Iowa Flood Center partners with NASA on soil moisture research

Farmers are understandably fascinated by soil moisture—after all, nothing grows without water.

This summer, students and researchers at the Iowa Flood Center based at the University of Iowa are partnering with NASA on a research project that could help the scientific community better understand and monitor soil moisture.

The IFC is part of a team comparing data collected by the Soil Moisture Active Passive (SMAP) satellite to information gathered on the ground near Ames in the South Fork watershed, a tributary of the Iowa River.

While the IFC’s network of soil-moisture–monitoring sensors provides real-time data that is useful to farmers throughout the year—particularly in the spring and fall for planting and harvesting—the team hopes to determine how vegetation and agricultural practices affect satellite-based soil-moisture measurements.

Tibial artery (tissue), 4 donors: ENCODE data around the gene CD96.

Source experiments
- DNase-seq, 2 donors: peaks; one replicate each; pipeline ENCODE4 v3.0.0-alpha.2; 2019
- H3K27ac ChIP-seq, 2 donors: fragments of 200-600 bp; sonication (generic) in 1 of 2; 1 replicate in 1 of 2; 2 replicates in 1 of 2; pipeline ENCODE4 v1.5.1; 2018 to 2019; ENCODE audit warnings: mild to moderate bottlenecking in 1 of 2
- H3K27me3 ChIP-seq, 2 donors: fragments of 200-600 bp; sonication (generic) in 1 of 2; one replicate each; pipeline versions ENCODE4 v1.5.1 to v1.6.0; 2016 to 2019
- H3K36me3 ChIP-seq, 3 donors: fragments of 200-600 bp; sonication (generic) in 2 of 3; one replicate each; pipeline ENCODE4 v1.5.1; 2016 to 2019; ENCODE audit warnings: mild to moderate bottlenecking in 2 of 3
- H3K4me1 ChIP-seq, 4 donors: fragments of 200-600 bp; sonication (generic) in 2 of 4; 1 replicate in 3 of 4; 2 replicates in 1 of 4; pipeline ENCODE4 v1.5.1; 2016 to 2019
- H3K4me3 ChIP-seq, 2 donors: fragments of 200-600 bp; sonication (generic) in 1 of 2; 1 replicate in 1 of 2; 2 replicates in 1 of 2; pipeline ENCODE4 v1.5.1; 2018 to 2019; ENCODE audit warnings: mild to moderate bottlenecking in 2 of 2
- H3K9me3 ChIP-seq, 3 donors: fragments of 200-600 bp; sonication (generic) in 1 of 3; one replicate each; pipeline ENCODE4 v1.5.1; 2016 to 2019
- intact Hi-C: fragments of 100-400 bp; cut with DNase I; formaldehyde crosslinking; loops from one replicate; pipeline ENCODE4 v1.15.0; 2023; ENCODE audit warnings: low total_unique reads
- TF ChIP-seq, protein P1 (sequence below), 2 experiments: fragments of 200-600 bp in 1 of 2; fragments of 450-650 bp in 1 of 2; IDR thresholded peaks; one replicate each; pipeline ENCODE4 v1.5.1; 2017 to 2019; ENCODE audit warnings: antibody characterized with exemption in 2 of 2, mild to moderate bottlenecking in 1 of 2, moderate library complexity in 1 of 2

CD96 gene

The team will conduct field experiments from Aug. 3–16 at various locations in the watershed so that the satellite data can be assessed against information being gathered by instruments on the ground.

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Publication Source: 
Iowa Now